Lake Natron Mummies: Waters Transform Animals Into Stone?

Lake Natron, nestled in the heart of the Rift Valley, serves as the cherished breeding place for the endangered lesser flamingo. These elegant, long-legged birds thrive here, but Lake Natron becomes a harsh, unforgiving land for all other creatures. The lake’s waters are intensely alkaline, becoming a final resting place for numerous small birds. Nick Brandt creatively employed these bird carcasses, which adorn the shores of this Tanzanian lake, as eerie subjects for his new and haunting photography series. In this complete article, you will learn all there is to know about the Lake Natron Mummies.

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A calcified fish eagle on its perch. Nick Brandt / Courtesy of Hasted Kraeutler Gallery | Lake Natron Mummies

Natron’s temperature usually rests at a warm 80 degrees Fahrenheit, and it takes on a blood-red hue due to the presence of bacteria—the only life forms that can endure its perilous alkaline environment. Recently, it has gained notoriety for its tendency to wash up small animals on its shores, each delicately encased in a crusty shroud.

Nick Brandt was captivated by the remarkably well-preserved remains of bats, flamingos, eagles, and swallows. This eerie phenomenon inspired him to create a series of photographs to document the extraordinary occurrence.

“I stumbled upon these creatures—birds and bats of all kinds—scattered along the northern Tanzanian shoreline of Lake Natron,” Brandt emailed NBC News. “I photographed them as I discovered them on the shore, arranging them in lifelike positions to breathe a semblance of life back into them.”

Brandt’s striking photographs are currently on exhibit at the Hasted Kraeutler Gallery in New York City and are set to be featured in a photo anthology by Abrams Books. While his images have been circulating online, he has only begun to scratch the surface of the lake’s offerings. The lake has thousands more impeccably preserved carcasses, as its extreme alkalinity prevents decomposition, effectively pickling the creatures.

David Harper, an ecologist from the University of Leicester who has made four visits to Lake Natron, explained, “If an animal perishes elsewhere, it decomposes rapidly, but along the lake’s edge, it becomes encrusted in salt and remains intact for eternity.”

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Flamingos are some of the lucky birds that can travel across the lake, which is 30 miles wide at its longest point. Still, some of those birds die, too. Nick Brandt / Courtesy of Hasted Kraeutler Gallery | Lake Natron Mummies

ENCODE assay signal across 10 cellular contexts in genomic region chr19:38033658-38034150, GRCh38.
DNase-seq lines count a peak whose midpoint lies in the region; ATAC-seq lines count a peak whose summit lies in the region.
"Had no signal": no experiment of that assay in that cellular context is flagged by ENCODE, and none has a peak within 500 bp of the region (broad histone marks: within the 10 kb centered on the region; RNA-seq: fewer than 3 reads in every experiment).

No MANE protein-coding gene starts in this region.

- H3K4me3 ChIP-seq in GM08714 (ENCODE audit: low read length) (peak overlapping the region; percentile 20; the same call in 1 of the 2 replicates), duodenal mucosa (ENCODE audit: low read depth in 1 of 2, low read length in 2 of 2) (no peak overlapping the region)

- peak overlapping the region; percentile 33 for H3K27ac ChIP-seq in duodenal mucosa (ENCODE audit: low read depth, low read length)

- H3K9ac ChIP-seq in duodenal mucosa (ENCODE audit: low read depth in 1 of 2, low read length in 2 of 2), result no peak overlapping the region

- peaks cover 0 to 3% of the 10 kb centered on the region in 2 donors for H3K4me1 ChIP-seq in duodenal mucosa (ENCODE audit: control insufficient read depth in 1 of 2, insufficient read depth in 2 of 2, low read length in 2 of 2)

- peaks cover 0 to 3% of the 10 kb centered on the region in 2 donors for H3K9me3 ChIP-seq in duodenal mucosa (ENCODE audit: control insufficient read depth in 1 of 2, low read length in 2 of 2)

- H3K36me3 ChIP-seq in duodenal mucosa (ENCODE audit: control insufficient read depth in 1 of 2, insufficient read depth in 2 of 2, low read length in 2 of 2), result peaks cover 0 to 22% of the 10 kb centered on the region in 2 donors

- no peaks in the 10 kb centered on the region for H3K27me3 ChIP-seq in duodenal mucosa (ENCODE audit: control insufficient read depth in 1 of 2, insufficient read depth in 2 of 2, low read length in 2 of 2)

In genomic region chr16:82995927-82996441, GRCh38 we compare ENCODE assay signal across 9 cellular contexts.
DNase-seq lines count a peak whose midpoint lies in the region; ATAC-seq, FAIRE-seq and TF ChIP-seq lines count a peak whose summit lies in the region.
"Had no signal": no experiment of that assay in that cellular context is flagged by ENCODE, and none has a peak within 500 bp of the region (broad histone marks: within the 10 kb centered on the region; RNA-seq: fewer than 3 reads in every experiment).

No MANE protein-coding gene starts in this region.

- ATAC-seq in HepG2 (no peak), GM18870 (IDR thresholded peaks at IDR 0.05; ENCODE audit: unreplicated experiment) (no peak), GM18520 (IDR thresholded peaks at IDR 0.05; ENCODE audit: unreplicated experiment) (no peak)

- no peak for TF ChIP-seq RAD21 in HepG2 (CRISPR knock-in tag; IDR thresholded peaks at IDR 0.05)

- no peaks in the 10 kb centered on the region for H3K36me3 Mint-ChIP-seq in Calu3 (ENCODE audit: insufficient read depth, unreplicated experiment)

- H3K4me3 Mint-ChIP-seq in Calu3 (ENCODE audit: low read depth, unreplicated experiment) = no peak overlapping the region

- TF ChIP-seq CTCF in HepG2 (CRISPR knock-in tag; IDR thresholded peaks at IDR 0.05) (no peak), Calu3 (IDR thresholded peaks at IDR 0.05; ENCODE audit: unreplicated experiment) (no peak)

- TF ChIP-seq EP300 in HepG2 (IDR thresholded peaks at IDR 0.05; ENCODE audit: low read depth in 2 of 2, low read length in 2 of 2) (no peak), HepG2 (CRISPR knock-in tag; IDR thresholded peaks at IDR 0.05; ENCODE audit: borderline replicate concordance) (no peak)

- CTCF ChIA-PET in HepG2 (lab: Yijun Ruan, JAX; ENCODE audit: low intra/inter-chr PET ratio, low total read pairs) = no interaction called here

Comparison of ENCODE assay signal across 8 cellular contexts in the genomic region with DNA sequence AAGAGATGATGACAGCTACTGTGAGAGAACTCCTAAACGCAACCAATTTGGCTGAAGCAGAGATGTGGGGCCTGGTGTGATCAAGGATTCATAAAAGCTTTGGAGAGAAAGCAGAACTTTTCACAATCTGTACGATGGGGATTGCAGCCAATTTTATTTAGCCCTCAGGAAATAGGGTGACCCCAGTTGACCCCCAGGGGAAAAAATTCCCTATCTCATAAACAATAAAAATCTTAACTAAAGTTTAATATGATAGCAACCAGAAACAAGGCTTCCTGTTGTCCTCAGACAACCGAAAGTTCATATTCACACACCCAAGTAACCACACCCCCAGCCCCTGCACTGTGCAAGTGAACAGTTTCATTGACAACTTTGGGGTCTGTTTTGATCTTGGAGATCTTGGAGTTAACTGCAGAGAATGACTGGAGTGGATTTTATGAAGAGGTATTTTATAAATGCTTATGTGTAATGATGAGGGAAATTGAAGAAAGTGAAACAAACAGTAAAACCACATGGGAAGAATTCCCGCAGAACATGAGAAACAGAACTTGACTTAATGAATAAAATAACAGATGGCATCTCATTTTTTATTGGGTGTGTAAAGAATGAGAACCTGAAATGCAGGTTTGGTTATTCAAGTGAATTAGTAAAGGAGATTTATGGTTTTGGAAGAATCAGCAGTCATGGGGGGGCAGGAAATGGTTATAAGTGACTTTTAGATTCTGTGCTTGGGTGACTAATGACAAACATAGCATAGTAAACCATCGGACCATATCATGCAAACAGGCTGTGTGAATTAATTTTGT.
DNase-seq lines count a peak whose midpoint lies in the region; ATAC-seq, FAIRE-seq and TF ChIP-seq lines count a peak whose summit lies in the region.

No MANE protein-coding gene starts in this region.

When small birds or bats attempt to cross the vast 12- by 30-mile expanse of the lake but fail, they often plummet into its unforgiving depths. Likewise, insects like beetles and locusts meet a similar fate. This arid region experiences significant water level fluctuations due to its scorching temperatures. When the water recedes, it leaves behind the lifeless bodies on the shoreline, their forms coated in a veneer of salt, mirroring the way Brandt first encountered them.

But what led to this lake’s inhospitable conditions? The “salt” within it differs from the typical table salt sourced from seawater. Instead, it consists of magmatic limestone, formed deep within the Earth, spewed forth in liquid lava flows, and propelled high into the sky as ash clouds reaching staggering heights of 10 miles.

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A calcified dove, from Nick Brandt’s book Across The Ravaged Land, published by Abrams, New York.Nick Brandt / Courtesy of Hasted Kraeutler Gallery | Lake Natron Mummies

The culprit behind this unusual phenomenon is Ol Doinyo Lengai, an ancient volcano situated just south of Lake Natron, known to be a fascination for petrologists. According to Hannes Mattsson, a Swiss Institute of Technology researcher in Zurich, this volcano stands apart from others. Most volcanoes typically release silicate materials, but Ol Doinyo Lengai is the sole entity on our planet that emits “natrocarbonatites” – a unique, cool, and flowing dark substance.

The ashy remnants washed down by rainwater eventually find their way into the lake, elucidating why the lifeless animals washed ashore appear as if they’ve been submerged in a bucket of cement. Nick Brandt noted, “The water would strip the ink off my Kodak film boxes within a few seconds.”

The hazardous nature of Lake Natron is precisely what makes it an undisturbed breeding ground for flamingos. Except for a remarkably resilient bacterium, no other life thrives in the eerily tranquil Natron, which deters larger animals from visiting in search of food or fishing opportunities.